AND ABOUT TIME TOO! It’s taken 60 years for a 1:24 scale Citroen DS 19 to be released - and it’s not from Heller of France, but from Ebbro of Japan.
Mat Irvine: But now the DS (pronounced ‘day-ess’ meaning goddess in French) has finally arrived, it has been worth the wait. The kit is finely moulded and fully detailed, with a separate engine and drive train, opening front doors, and steerable front wheels. Even the windscreen surrounds and trim are separate, chrome-plated mouldings.
The Ebbro box (below) is squarer than most Japanese or European or Japanese car kits. It’s closer in proportion to the US style.
Components (below) are moulded in two colours plus transparent and chrome.
The DS 19's rear seat centre-armrest (below) can be positioned raised or lowered.
Most stock finishes for the DS19 had the roof in a different colour, usually white or black. Conveniently, the kit’s roof panel is a separate moulding, which means the rest of the body, including the front doors and bonnet, can be painted separately.
Unusually, the Ebbro DS 19's engine assembly (below) fits into the body, not on the chassis pan.
Closeup of the engine compartment (below) which has a decent level of detail.
Another distinctive feature of the DS was the air suspension, and with the engine stopped, the car sat very, very low. This is reproduced in the kit, the car being depicted in the normal parked stance. The result looks something like a US low rider custom.
Because of the Citroen’s front-drive system, the underbelly was nearly flat, and Ebbro's model engineers have captured this accurately (below).
The Citroen’s silencer (below) was fitted to the front of the exhaust pipes, not the more usual mid or rear positions. The kit reflects this.
The only really tricky assembly point is fitting the front wheels in place. Unusually, the engine fits into the body, not the chassis, but the individual drive shafts can be fitted only when the body and chassis are bought together. Then the front wheels fit into nylon bushes, which needs some care, as there’s not much room for error.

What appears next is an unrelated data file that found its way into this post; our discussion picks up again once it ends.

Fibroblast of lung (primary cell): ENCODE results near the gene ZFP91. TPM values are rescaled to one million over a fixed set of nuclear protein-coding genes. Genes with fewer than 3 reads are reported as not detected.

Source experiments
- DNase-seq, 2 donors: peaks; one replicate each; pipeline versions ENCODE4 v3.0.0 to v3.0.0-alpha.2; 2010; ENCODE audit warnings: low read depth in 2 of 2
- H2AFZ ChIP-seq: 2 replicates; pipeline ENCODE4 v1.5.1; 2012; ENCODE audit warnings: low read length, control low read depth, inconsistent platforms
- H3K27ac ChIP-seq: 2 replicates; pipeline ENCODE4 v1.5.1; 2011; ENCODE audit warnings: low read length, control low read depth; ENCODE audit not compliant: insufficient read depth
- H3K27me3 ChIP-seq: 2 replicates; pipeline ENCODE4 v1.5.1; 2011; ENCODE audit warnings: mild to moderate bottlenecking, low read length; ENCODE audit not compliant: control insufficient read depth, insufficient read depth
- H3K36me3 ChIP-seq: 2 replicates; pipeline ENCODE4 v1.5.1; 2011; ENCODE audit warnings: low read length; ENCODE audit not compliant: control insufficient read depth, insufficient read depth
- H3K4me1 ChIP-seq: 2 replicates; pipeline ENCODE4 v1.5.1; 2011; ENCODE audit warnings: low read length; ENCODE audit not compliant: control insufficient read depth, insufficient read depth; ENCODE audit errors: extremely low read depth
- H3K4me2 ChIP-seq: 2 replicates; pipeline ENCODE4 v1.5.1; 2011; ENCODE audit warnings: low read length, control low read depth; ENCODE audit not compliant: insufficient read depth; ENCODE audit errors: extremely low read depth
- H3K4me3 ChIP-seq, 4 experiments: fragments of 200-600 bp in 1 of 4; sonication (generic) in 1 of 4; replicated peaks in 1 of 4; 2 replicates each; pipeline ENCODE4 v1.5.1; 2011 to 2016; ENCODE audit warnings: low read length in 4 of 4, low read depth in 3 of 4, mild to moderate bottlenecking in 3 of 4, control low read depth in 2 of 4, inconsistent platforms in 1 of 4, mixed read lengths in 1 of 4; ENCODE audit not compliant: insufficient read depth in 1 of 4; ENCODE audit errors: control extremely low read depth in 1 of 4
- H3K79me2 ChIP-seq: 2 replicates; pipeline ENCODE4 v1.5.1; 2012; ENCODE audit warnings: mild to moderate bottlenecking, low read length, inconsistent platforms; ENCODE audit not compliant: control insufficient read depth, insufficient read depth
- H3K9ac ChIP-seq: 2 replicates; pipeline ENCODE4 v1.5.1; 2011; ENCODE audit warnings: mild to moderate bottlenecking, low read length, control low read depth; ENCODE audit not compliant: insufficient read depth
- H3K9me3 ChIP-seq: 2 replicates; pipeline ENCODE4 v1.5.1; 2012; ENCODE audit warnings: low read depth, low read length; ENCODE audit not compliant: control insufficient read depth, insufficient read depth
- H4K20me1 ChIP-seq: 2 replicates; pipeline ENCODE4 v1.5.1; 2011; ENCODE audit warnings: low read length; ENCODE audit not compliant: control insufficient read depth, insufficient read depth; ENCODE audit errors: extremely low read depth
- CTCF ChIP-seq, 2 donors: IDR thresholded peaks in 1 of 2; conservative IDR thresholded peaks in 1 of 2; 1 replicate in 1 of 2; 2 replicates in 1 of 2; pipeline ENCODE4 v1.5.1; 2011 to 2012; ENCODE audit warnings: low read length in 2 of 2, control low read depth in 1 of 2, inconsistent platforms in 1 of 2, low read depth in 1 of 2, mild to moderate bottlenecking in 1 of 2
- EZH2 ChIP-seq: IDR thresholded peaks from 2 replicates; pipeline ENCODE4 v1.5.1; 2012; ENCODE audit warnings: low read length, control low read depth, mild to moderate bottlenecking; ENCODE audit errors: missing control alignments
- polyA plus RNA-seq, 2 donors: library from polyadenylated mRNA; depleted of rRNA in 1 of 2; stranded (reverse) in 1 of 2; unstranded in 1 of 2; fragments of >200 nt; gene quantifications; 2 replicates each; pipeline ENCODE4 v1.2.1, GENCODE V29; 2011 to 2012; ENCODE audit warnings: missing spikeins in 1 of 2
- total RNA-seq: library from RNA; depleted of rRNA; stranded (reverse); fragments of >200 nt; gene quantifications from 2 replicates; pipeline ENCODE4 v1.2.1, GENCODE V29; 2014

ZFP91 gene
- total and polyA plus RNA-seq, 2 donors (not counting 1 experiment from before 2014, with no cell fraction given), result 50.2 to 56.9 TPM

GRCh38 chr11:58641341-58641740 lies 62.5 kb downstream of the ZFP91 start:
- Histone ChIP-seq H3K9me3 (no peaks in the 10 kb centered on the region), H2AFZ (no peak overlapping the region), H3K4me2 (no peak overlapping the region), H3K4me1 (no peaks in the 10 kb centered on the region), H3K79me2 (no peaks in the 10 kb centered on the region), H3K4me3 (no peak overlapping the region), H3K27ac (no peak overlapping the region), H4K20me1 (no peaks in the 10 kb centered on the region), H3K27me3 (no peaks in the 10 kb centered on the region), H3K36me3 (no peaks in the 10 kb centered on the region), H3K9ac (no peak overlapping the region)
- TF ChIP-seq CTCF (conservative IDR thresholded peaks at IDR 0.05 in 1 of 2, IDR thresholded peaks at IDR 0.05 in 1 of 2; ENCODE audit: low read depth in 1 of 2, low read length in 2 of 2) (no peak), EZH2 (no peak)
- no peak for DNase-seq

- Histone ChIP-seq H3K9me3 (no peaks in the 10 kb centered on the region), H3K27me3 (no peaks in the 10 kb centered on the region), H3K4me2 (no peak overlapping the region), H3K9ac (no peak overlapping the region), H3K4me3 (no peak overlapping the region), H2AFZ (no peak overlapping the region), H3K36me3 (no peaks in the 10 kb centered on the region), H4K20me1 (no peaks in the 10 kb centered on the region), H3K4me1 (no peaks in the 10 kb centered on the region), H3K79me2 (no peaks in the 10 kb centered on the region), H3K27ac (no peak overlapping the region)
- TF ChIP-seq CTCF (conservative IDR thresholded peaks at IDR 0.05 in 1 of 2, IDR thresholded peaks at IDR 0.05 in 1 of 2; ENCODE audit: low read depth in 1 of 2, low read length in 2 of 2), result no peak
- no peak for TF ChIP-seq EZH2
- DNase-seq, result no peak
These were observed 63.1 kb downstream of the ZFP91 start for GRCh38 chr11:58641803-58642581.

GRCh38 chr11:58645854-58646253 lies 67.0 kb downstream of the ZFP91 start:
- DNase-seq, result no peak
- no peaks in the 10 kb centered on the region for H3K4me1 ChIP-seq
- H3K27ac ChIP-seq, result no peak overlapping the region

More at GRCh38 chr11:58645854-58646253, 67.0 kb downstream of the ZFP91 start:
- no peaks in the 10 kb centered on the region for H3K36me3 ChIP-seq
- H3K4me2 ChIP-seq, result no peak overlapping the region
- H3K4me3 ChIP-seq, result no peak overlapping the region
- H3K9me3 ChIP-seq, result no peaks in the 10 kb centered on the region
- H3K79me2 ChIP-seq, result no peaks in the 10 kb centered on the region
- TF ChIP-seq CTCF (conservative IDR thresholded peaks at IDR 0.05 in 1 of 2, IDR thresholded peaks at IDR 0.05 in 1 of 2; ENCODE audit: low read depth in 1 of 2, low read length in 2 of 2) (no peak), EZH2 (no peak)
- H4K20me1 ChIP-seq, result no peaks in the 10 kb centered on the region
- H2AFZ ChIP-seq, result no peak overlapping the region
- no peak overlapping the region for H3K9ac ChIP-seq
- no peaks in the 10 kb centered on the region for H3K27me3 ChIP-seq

The small lug (below) that connects the front bumpers to the door has to be cut off, but only after the body has been fitted to the chassis.
I chose a Citroen stock dark red - Humbrol Crimson - with a white roof. In the real thing, interior colours varied, and I chose two shades of grey. The dashboard, which was similar to the body in its sweeping design, comes with unique shift levers, and - another Citroen style of the time - a single-spoke steering wheel.
I made a diorama (above, below) to show the DS 19 in a suitably French town setting. The water fountain is a 1:35 scale Italeri item, but seems to fit visually.
I added the bonnet support (below) making it from a piece of thin wire.
Note that some components are not required for this kit. They are intended for a kit of the later-design DS 21, which Ebbro will be releasing soon.
Ebbro: Citroen DS19
Assembled length: 195 mm (7.75 in)
Manufacturer’s ref: 25005
Coming shortly from Ebbro is the Citroen Type H van (below). Long out of production, the vehicle is presently an ultra-trend set of wheels, earning new life in the mobile street-food trade. There's even a custom conversion to make a new Citroen look (somewhat) like the corrugated-metal oldster.
Until the Crepe Mobile is released, you can build the standard-issue Ebbro Citroen H.
Thanks to The Hobby Company for the review kit